In the ab­sence of of­fi­cial sanc­tions for vi­o­lat­ing the guide­line on self-iso­la­tion, as those who should pass and en­force the law are them­selves reck­less, some Nige­ri­ans may be tak­ing a cue from their lead­ers, lead­ing to the call for those who at­tended the Africa Magic View­ers’ Choice Awards (AMVCA) on March 14 to self-iso­late as some­one who re­turned from the UK and at­tended the event tested pos­i­tive.

If Nige­ri­ans take a cue from their leadership on com­pli­ance with health and safety mea­sures, it would take less than a week for Nige­ria to be in a sim­i­lar sit­u­a­tion as Italy given the weak health in­fra­struc­ture in the coun­try.

“De­spite hav­ing a three­month head start, and with the aware­ness that the na­tion’s weak health in­fra­struc­ture would crum­ble un­der the strain of a full-blown out­break of the pan­demic, Nige­ria failed to pre­pare ad­e­quately,” Olare­waju Ru­fai, a fi­nan­cial and strat­egy an­a­lyst, wrote in a com­men­tary for Busi­ness­day.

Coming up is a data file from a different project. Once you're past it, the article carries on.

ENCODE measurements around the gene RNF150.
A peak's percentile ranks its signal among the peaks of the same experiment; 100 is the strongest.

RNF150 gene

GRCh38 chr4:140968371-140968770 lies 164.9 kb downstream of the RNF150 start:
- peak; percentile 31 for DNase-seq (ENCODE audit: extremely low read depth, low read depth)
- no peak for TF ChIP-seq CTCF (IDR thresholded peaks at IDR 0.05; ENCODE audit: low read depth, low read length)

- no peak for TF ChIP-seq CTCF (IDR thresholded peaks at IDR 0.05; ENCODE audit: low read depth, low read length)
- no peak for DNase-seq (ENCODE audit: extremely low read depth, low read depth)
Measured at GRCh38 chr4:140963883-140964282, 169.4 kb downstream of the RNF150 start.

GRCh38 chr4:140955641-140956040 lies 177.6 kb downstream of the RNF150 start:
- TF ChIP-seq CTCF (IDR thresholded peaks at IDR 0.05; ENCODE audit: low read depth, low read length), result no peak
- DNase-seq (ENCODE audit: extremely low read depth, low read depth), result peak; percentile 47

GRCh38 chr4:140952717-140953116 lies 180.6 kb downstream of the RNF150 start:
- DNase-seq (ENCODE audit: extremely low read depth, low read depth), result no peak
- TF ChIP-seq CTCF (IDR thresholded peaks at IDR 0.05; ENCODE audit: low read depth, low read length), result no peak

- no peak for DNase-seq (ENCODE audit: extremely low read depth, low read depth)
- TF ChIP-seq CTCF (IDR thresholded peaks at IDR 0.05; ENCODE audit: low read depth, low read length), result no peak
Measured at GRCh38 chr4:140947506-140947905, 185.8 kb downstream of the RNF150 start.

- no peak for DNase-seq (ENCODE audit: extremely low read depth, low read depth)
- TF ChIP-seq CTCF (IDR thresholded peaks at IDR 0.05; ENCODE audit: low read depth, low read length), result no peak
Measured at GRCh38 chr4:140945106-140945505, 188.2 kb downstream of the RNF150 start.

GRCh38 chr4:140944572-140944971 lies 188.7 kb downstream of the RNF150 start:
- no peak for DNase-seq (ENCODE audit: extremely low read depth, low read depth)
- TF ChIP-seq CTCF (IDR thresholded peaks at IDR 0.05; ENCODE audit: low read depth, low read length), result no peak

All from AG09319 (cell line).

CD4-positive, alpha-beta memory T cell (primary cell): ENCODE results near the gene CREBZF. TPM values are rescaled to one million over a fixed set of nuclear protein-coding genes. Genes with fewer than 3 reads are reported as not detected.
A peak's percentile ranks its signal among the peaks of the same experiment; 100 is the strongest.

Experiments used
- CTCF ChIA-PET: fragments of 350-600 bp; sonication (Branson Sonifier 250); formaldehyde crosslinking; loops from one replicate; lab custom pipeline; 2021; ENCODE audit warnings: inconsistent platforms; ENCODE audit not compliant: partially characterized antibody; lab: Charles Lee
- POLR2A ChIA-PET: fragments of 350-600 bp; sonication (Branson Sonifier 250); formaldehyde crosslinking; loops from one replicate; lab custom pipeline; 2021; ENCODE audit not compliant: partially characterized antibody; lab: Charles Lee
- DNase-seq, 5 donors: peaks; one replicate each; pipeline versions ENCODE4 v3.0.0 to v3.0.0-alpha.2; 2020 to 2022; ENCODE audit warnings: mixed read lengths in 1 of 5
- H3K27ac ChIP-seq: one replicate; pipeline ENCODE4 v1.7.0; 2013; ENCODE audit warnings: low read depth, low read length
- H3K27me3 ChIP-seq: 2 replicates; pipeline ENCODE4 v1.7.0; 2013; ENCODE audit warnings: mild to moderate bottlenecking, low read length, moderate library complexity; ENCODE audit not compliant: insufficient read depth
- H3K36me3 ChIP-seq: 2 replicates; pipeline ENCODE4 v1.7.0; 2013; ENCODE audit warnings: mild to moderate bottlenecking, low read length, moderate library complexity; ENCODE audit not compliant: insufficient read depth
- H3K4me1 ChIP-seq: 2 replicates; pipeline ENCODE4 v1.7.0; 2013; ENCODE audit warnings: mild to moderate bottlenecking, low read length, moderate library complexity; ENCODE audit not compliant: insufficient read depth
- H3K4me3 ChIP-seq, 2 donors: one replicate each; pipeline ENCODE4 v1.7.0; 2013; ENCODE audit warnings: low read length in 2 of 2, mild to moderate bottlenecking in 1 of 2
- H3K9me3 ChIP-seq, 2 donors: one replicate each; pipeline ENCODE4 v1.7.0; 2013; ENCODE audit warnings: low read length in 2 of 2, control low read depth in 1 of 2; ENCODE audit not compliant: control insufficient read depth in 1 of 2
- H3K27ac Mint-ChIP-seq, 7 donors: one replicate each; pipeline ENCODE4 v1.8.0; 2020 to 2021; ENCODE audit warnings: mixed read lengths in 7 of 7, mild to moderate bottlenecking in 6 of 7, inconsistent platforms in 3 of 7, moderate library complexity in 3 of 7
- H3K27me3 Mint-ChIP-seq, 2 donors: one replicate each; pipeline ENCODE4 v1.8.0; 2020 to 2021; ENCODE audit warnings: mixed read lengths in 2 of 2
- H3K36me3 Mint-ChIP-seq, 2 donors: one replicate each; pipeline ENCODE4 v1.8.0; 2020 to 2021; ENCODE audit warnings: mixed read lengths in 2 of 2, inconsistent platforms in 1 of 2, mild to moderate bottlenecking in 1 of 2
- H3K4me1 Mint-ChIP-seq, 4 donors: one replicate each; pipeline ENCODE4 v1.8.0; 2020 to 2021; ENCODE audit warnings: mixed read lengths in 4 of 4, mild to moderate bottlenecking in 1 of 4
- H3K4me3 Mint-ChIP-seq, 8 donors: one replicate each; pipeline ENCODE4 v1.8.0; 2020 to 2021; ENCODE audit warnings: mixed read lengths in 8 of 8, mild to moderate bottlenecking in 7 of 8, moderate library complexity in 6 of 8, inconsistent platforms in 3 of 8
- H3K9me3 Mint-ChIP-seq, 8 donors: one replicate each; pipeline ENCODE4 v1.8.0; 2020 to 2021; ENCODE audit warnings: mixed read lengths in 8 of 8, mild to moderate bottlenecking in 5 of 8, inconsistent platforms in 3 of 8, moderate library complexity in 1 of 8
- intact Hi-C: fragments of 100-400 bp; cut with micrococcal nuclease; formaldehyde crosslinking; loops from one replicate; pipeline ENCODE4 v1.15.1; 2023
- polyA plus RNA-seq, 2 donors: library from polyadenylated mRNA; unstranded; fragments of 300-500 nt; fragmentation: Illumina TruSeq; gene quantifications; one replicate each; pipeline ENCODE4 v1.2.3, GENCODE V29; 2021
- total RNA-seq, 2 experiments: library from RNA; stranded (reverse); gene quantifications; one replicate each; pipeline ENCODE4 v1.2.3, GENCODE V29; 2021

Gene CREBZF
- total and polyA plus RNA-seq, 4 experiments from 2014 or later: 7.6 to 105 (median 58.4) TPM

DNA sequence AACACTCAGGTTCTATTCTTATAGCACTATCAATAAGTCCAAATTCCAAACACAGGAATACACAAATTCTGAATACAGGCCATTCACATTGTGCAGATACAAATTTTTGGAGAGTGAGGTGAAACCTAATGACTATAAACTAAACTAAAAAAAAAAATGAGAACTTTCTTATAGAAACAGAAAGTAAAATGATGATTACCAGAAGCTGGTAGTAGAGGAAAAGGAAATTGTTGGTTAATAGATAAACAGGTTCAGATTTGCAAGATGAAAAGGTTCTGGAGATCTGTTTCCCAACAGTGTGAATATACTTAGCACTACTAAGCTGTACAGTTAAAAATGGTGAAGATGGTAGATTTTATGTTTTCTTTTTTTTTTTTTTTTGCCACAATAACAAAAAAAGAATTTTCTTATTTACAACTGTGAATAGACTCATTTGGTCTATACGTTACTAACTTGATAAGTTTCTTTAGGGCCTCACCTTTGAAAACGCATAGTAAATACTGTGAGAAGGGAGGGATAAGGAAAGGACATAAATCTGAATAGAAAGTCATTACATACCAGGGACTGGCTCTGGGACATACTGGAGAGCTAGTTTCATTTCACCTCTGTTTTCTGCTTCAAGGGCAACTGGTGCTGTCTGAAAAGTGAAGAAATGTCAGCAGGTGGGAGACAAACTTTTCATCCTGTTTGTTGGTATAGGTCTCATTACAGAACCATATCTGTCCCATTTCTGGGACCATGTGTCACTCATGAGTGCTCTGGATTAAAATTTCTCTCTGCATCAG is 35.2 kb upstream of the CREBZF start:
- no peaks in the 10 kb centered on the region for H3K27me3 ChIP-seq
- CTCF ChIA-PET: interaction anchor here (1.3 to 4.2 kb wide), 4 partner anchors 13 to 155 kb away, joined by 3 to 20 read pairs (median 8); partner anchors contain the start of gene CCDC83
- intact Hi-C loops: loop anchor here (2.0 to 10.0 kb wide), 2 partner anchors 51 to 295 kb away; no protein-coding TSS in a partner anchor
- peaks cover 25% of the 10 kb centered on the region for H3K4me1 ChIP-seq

“Now, the na­tion is seem­ingly speed­ing to­ward a health and eco­nomic catas­tro­phe,” Ru­fai said.

Nige­ria cur­rently has less than 500 ven­ti­la­tors across the 36 states and the FCT, a med­i­cal doc­tor at LUTH said. The bed ca­pac­ity of hos­pi­tals in Nige­ria is half-a-bed for 1,000 peo­ple and there are less than one doc­tor for ev­ery 4,000 Nige­ri­ans.

Nige­ria’s health ex­pen­di­ture as a per­cent­age of the Gross Do­mes­tic Prod­uct (GDP) av­er­aged 3.4 per­cent be­tween 2007 and 2016, com­pared with South Africa (6.5 per­cent) and Kenya (4.5 per­cent), ac­cord­ing to data sourced from the World Bank.

The un­der­in­vest­ment in the coun­try’s health­care fol­lows years of ne­glect by the po­lit­i­cal elite who have pro­moted med­i­cal tourism of other coun­tries.

In 2016, Pres­i­dent Buhari trav­elled to Lon­don over an ear in­fec­tion. A year later he was back again in the coun­try for undis­closed med­i­cal causes.

Pres­i­dent Buhari in 2017 spent no less than 150 days abroad on separate med­i­cal tourism trips that by some es­ti­mates cost the coun­try around £250 per hour for med­i­cal care dur­ing his stay at the UK. Garba Shehu, the pres­i­dent’s spokesper­son, in 2017 said the cost of keep­ing the pres­i­den­tial air­craft on standby in Lon­don air­port is $1,300 per day, deny­ing claims it cost £4,000.

Us­ing con­ser­va­tive es­ti­mates of 100 days and former of­fi­cial rate of 306/$ (which was the rate at that time), the trip to UK alone cost Nige­ria $130,000 or N39.78 mil­lion (306/$) ex­clud­ing cost of med­i­cal care, feed­ing and sim­i­lar costs.